Witches from Fiction, Witches from History

Having read Sam’s post on The Emergence of the Sympathetic Witch in Twentieth-Century Culture, I was pleased to see one of my favourite online groups, A Mighty Girl, posting about a book called History’s Witches: An Illustrated Guide (2013) by Lisa Graves. The book follows the misadventures of thirteen women who are accused of witchcraft and what happens to them as a consequence of these accusations. Though this text is not exactly a sympathetic representation of witches in the same way as Bewitched (1964-1972) it reflects the changing opinions on the witchcraft trials and the use of feminist scholarship regarding this period of time.

It also got me thinking about other young adult and children’s literature which feature witches. The success of Jill Murphy’s The Worst Witch (1974)  proved the possibility of opening up the figure of the witch to younger children and the novel has gone on to spawn a number of sequels as well as a television series of the same name. Though the text moves away from historical and folkloric representations of the witch these do re-emerge in texts aimed at older children and young adults. Perhaps due to the violent aspects of these accounts and that they deal with real-life cases of torture, death and scape-goating, more historically accurate representations of witches tend to be suited to YA texts.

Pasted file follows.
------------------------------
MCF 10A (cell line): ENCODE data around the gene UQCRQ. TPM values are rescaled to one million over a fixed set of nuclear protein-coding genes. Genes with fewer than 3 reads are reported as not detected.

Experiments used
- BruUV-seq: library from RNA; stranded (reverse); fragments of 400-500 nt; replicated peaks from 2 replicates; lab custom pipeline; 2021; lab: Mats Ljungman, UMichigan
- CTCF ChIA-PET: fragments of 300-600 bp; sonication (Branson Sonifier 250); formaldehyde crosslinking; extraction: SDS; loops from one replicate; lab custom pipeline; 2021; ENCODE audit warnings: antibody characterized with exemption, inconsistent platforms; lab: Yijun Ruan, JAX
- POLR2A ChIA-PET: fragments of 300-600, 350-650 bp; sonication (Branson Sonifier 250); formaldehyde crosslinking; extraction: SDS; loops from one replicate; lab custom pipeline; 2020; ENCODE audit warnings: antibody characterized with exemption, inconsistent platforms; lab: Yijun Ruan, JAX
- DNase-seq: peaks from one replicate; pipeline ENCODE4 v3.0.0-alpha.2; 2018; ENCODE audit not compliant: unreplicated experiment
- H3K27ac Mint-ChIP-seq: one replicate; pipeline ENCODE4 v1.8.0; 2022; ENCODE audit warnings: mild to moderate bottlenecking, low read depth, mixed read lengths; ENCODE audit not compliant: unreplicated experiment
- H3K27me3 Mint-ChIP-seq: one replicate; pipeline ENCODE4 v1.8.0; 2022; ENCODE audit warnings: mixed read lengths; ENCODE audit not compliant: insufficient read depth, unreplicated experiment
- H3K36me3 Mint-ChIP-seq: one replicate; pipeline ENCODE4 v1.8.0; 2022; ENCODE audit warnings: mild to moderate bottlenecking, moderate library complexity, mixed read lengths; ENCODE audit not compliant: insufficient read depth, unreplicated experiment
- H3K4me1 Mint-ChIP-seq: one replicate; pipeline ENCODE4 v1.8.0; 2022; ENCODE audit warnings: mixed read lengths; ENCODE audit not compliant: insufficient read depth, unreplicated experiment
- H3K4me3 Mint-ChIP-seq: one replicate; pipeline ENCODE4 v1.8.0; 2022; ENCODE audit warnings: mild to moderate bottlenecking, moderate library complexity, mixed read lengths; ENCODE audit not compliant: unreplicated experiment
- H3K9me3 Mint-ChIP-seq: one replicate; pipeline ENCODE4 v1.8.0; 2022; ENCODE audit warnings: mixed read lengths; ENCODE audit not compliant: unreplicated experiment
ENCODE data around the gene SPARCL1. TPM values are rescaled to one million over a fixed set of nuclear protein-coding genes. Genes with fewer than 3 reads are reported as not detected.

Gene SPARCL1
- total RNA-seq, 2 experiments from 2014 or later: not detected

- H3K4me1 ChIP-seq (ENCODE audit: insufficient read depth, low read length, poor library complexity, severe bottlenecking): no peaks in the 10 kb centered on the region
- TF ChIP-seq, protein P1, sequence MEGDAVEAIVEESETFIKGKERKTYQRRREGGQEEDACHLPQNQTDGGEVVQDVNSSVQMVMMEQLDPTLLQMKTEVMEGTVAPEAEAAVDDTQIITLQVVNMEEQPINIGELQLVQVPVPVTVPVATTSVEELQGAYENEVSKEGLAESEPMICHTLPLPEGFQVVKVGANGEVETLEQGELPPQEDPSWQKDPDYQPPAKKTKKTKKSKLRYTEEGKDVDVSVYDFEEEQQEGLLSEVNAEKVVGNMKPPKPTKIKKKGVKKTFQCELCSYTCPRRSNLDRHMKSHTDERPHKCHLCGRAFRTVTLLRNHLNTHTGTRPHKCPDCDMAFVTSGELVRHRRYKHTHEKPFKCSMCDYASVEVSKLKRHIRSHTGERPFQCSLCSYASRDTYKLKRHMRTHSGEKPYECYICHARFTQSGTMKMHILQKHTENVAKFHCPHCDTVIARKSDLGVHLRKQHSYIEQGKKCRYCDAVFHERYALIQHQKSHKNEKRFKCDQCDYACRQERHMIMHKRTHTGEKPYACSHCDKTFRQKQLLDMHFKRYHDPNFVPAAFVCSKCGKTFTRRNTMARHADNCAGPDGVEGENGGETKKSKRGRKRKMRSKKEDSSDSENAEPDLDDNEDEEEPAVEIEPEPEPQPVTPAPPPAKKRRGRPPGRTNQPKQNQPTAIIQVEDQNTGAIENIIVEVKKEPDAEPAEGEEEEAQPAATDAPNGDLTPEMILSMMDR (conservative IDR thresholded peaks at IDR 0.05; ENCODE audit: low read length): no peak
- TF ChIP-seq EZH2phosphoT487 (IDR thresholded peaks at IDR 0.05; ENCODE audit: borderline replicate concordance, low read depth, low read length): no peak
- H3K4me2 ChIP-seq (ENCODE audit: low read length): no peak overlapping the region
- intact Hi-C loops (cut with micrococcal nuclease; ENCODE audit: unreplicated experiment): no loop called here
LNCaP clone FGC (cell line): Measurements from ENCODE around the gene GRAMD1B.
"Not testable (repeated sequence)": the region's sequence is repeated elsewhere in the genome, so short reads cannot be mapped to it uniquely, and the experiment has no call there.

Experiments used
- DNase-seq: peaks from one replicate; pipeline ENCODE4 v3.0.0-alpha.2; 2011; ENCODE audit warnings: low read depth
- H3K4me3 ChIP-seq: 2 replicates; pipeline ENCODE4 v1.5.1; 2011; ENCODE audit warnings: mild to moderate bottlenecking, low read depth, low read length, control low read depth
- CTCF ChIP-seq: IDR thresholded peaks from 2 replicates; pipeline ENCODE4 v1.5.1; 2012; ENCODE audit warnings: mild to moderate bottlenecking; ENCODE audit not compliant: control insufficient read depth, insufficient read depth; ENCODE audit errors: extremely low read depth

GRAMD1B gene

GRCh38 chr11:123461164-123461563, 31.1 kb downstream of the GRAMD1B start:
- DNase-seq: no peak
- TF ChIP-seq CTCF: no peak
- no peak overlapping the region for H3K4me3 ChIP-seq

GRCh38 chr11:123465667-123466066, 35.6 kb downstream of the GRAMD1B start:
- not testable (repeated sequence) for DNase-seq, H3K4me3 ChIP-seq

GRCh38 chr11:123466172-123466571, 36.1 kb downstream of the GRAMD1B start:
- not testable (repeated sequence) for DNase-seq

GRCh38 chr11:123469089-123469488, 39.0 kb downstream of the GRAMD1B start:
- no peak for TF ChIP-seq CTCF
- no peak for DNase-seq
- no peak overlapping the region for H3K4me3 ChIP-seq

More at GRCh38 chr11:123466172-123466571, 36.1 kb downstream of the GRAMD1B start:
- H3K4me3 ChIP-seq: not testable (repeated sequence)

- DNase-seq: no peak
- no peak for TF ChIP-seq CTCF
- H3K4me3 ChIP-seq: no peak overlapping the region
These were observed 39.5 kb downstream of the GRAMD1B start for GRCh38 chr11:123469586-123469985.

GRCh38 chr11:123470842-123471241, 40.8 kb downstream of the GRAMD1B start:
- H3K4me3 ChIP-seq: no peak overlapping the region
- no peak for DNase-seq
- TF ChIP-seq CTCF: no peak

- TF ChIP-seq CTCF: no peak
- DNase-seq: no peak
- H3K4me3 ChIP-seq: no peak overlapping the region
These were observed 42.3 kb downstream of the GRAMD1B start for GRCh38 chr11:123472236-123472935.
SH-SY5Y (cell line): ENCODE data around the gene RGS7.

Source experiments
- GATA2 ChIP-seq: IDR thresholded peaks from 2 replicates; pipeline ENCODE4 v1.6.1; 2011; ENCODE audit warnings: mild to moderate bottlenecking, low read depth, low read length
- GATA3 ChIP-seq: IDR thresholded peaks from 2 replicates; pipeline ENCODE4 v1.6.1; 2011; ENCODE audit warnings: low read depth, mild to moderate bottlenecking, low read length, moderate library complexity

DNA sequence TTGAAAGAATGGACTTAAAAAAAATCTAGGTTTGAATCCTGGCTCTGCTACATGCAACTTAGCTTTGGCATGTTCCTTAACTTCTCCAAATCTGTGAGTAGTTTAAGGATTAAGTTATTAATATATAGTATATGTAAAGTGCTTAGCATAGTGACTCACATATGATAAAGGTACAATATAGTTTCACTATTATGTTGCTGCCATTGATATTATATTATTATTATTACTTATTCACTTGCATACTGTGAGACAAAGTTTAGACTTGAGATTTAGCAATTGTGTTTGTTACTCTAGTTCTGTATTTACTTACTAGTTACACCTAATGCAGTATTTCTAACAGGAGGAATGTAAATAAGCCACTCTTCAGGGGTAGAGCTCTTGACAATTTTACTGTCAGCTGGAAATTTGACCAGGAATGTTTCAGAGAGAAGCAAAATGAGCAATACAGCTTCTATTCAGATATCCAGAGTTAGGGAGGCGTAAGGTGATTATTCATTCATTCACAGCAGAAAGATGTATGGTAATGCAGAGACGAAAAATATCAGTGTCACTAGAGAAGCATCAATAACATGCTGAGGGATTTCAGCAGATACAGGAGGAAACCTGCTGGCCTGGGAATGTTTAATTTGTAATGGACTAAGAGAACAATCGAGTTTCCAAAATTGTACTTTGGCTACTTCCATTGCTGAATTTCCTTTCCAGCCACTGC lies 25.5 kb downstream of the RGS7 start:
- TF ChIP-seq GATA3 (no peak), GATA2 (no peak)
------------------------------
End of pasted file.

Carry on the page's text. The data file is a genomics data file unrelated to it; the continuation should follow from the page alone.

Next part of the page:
Both Celia Ree’s Witch Child (2000) and Marcus Sedgwick’s The Ghosts of Heaven (2014) focus on young women who are treated first as outcasts and before they are ultimately accused of witch craft. The stories include accounts of witchcraft on boths sides of the Atlantic showing the effect of paranoia and the fear of difference or the Other which is at the centre of these accusations. The mechanisms at work which allow the fear and violence to escalate have been replicated throughout history leading to some of the most bloody occurrences in humanity’s past. These novels allow the reader to experience the sense of isolation that is felt by the protagonists and gain insight into how difference is created and maintained.

A few days ago I was also lucky enough to listen to Liz Lochead’s Malificeum (2001), a radio drama based on historical accounts of witch trials. The parallels between this dramatisation and Ree’s and Sedgwick’s work are striking. If you are interested in learning more about witchcraft in Europe during the Middle Ages, I would also recommend reading my colleague, Jon Kaneko-James’ blog on the subject. His work is minutely researched and is very good at bringing to life the mind set of the Middle Ages.

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